Friday, May 21, 2010


Rome was incredible, but as I said in an earlier blog, I struggled with it for theological reasons. It was also lacking in good signage and guidance. Athens I love without reservation. Everything was signposted, its history easily explained, you always knew what you were looking at.

In Acts 17:16 Luke tells us that ‘while Paul was waiting for them (Timothy and Silas) in Athens, he was greatly distressed to see that the city was full of idols.’ This is clear even today as we visit the ancient sites. The three temples of Acropolis dominate the city and are devoted to the patron goddess of Athens in particular, Athena. There is the remains of the Temple to Zeus completed by Hadrian after the time of Paul. There are temples everywhere. The Parthenon must have been a glorious site, resplendent with marble dominating the city. There were also temples on the other hills around the Acropolis.

Another key difference with Rome is that the historic sites are not overlaid with centuries of Christian tradition focused on Mary, Popes and the Saints. Mary is big here, but not on the sites of the historic temples. So one gets a strong feel for what spirituality was like at the time of Paul. In Rome it is lost underneath Christian churches and tradition.

One thing that blew my mind was the complete absence of any reference to the great philosophical tradition of Greece around the Acropolis and other sites we visited i.e. Socrates, Plato and Aristotle. I expected a balance of religion and philosophy; all I saw was religion.

One thing seeing the Parthenon does for one is ponder how the ancients built such things! They had to drag these enormous buildings up piece by piece and then put them together. Crazy! Slavery no doubt provided the man-power. They are astonishing works and no doubt many died in the labour. The history of the Parthenon is amazing too, it being a temple to the gods, then a Christian church, then a mosque, and now a tourist attraction.

One most interesting afternoon was a visit to the ‘Jewish quarter.’ After walking up the to the Philippousus site atop the hill beside Mars Hill, I went looking for the Jewish synagogue. Acts 17:17 tells us Paul reasoned with the Jews and God-fearing Greeks at the synagogue. I thought that there might be a connection with the current synagogue location and the earlier one as in these ancient cities the Jewish quarter remained the same. It turned out that this was true of Athens, although the woman at the synagogue Rosa was not sure where the ancient synagogue had been situated. She thought it would have been in the area.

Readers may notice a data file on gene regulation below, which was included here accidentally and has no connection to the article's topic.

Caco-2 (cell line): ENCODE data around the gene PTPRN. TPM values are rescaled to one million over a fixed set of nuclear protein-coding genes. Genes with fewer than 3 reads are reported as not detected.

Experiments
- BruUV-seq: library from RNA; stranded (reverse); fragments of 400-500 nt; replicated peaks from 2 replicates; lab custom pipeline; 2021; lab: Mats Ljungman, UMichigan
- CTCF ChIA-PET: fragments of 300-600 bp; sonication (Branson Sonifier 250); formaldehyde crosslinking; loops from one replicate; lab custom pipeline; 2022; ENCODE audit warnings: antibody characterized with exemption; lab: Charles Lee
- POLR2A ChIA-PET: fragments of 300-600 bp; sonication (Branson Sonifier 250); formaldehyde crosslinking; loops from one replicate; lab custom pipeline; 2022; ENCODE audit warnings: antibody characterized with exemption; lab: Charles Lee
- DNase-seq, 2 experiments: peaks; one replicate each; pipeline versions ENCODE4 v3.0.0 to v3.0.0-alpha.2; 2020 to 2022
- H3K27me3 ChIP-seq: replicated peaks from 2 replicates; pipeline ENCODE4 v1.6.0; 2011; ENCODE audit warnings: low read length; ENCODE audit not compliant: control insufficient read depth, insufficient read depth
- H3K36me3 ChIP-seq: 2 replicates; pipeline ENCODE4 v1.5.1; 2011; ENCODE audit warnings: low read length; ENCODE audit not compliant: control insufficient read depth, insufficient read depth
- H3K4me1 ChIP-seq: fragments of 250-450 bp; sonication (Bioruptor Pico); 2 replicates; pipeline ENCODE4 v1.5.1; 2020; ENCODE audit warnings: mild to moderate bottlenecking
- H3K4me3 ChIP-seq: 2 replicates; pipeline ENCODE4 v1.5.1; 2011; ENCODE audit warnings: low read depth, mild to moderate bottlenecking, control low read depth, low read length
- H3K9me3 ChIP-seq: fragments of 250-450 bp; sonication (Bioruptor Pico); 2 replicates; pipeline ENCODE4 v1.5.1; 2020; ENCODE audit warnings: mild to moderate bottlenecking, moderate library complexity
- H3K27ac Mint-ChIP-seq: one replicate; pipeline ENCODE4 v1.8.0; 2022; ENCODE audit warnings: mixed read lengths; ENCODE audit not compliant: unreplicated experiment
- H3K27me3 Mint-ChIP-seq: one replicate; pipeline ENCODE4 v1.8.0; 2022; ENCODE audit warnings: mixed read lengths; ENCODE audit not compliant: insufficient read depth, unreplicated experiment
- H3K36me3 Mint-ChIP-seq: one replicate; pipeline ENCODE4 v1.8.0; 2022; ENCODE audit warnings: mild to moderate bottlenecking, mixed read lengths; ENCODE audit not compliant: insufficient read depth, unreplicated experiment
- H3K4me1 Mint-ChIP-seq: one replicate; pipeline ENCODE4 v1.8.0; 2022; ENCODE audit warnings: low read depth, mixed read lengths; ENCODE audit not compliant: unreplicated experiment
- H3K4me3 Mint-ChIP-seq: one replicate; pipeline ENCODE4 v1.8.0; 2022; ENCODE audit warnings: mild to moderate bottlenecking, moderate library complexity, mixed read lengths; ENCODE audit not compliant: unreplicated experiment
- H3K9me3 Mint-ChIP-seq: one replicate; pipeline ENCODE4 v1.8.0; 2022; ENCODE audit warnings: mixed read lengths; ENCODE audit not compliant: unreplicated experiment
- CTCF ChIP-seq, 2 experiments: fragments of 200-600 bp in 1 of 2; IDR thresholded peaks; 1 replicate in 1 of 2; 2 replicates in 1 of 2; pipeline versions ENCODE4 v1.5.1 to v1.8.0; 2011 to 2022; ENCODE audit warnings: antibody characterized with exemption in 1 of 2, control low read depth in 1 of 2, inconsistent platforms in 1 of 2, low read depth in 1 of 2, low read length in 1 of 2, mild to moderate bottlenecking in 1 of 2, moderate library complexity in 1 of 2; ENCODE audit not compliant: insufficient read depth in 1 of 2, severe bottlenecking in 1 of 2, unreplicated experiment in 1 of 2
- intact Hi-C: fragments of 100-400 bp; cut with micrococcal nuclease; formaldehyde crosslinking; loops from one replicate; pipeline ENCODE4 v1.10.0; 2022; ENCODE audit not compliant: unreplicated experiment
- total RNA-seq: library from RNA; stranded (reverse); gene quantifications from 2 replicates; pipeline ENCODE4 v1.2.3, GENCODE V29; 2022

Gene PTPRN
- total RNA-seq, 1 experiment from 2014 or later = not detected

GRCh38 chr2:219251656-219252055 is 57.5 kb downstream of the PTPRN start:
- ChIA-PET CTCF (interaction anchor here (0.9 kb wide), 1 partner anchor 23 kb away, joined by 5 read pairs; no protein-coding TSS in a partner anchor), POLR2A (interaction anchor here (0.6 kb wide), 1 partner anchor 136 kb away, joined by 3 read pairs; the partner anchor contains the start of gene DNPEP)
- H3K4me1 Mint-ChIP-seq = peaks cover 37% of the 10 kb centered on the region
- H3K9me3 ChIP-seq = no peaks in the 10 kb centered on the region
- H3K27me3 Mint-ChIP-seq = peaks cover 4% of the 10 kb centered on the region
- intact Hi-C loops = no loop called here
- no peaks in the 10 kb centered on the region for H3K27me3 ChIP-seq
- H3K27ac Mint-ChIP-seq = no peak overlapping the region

I pondered why it was that Paul was so ineffective evangelizing both Jew and Greek in Athens. I can imagine that the great philosophical and religious tradition of Greece was difficult to break through. In fact, Christianity did not really take root in Athens until about the 5th century unlike its early impact in Rome and other cities of the Roman world.

The trip to the synagogue led to a really interesting encounter with a young Greek woman. I got lost on the way and asked a young girl for directions. She said that she was walking that way and said we could walk together. As we walked, I asked whether she went to church. I had heard from a tour guide that 98% of Greeks consider themselves Christian and Orthodox. She was very sheepish and reticent. Later she said that there were two reasons for this. One was that it is decidedly uncool to go to church if you are young. Second, Greeks do not normally talk to foreigners, and not about those things. In fact a few people laughed at us as we walked along; she explained that it was weird thing for a young Greek girl and a foreigner to walk along talking.